Figure 2 NIST PQC candidates

NIST aims to have the PQC algorithms fully standardised by 2024, but have released technical details in the meantime so that security vendors can start working towards developing end-end solutions as well as stress-testing the candidates for any vulnerabilities. A number of companies (e.g., ResQuant, PQShield and those mentioned earlier) have already started developing hardware implementations of the two primary algorithms.

Commercial landscape

QKD has made slow progress in achieving commercial adoption, partly because of the various implementation concerns outlined above. China has been the most active, the QUESS project in 2016 creating an international QKD satellite channel between China and Vienna, and in 2017 the completion of a 2000km fibre link between Beijing and Shanghai. The original goal of commercialising a European/Asian quantum-encrypted network by 2020 hasn’t materialised, although the European Space Agency is now aiming to launch a quantum satellite in 2024 that will spend three years in orbit testing secure communications technologies.

Figure 3 Quantum Experiments at Space Scale (QUESS)

BT has recently teamed up with EY (and BT’s long term QKD tech partner Toshiba) on a two year trial interconnecting two of EY’s offices in London, and Toshiba themselves have been pushing QKD in the US through a trial with JP Morgan.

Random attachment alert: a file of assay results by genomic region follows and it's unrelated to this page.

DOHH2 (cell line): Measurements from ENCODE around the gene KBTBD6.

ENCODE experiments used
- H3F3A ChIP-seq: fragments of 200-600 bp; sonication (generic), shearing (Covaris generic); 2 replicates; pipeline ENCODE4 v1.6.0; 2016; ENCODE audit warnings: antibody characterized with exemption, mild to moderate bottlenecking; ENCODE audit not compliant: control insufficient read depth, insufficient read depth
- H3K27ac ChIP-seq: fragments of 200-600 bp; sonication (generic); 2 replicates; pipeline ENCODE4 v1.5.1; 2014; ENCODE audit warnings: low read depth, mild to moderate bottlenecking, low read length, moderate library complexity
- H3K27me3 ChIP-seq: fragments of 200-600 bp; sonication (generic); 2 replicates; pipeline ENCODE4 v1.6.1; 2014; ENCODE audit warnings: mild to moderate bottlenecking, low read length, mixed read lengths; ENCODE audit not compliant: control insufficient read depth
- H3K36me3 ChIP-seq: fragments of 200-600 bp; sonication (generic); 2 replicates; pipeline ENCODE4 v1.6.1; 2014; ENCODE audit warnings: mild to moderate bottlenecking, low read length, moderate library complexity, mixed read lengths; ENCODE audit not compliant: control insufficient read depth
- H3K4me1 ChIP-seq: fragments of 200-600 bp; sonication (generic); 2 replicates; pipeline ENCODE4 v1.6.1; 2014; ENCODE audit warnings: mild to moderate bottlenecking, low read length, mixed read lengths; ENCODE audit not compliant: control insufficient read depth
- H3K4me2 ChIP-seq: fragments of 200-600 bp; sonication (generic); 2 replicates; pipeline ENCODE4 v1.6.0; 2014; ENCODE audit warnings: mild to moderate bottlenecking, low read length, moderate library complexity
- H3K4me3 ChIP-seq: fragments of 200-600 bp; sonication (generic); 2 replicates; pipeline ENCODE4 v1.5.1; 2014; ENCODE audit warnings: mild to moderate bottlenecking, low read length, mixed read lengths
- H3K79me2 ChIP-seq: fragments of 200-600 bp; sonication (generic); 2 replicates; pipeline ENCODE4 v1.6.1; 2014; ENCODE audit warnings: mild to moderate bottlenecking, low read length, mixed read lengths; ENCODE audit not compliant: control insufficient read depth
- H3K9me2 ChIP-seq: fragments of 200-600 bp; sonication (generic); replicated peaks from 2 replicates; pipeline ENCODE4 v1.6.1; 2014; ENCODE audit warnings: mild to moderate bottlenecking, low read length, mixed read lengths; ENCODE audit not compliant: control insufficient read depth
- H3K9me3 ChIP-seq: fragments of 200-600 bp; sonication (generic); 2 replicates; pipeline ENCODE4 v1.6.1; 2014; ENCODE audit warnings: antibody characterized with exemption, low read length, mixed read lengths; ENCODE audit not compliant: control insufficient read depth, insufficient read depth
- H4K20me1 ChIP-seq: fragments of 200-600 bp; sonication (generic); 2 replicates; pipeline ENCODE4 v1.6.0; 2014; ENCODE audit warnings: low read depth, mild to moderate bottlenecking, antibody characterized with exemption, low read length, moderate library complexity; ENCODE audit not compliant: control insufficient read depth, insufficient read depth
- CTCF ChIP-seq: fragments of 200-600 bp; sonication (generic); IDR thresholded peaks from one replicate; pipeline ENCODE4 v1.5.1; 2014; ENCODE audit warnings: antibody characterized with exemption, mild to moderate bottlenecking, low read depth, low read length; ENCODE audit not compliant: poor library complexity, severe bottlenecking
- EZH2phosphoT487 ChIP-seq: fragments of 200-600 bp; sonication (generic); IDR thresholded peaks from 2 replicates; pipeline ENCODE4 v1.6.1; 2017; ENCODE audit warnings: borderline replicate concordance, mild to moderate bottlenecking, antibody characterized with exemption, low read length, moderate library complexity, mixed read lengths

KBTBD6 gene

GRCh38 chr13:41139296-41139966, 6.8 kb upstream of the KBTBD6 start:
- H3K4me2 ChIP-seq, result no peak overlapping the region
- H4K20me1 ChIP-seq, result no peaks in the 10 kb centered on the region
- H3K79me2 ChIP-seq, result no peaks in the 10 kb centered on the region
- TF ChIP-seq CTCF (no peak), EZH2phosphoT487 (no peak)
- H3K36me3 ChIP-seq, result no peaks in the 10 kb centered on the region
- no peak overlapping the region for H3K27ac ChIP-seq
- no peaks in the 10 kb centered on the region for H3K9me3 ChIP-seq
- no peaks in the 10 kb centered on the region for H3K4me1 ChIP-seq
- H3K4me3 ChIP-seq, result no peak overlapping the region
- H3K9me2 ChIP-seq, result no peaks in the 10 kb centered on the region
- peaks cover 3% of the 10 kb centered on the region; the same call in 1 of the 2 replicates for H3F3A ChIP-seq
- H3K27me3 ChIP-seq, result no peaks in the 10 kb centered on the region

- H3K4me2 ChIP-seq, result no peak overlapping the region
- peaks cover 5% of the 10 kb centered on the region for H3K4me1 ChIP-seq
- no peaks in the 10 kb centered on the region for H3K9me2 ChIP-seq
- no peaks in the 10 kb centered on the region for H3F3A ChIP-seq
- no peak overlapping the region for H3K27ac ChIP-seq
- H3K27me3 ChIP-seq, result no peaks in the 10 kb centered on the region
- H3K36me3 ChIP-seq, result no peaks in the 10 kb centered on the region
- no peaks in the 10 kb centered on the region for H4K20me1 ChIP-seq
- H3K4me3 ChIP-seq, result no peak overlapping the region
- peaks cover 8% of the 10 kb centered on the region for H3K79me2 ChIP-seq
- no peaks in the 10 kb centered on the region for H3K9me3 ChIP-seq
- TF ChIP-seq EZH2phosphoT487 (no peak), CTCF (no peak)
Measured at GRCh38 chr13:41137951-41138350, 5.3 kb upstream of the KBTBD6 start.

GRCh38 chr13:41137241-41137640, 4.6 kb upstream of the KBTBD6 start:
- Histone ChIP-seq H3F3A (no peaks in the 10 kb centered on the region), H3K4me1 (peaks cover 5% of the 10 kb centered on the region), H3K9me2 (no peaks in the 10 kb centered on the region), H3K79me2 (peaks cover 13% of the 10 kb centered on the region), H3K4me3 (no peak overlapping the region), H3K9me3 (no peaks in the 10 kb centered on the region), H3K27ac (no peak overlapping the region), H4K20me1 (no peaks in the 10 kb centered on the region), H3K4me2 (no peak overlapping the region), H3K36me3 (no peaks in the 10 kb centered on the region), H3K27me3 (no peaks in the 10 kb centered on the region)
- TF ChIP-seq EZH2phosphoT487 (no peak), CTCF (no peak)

Other vendors in this space include ID Quantique (tech provider for many early QKD pilots), UK-based KETS, MagiQ, Qubitekk, Quintessance Labs and QuantumCtek (commercialising QKD in China). An outlier is Arqit; a QKD supporter and strong advocate for symmetric encryption that addresses many of the QKD implementation concerns through its own quantum-safe network and has partnered with Virgin Orbit to launch five QKD satellites, beginning in 2023.

Given the issues identified with QKD, both the UK (NCSC) and US (NSA) security agencies have so far discounted QKD for use in government and defence applications, and instead are recommending post-quantum cryptography (PQC) as the more cost effective and easily maintained solution.

There may still be use cases (e.g., in defence, financial services etc.) where the parties are in fixed locations, secrecy needs to be guaranteed, and costs are not the primary concern. But for the mass market where public-key solutions are already in widespread use, the best approach is likely to be adoption of post-quantum algorithms within the existing public-key frameworks once the algorithms become standardised and commercially available.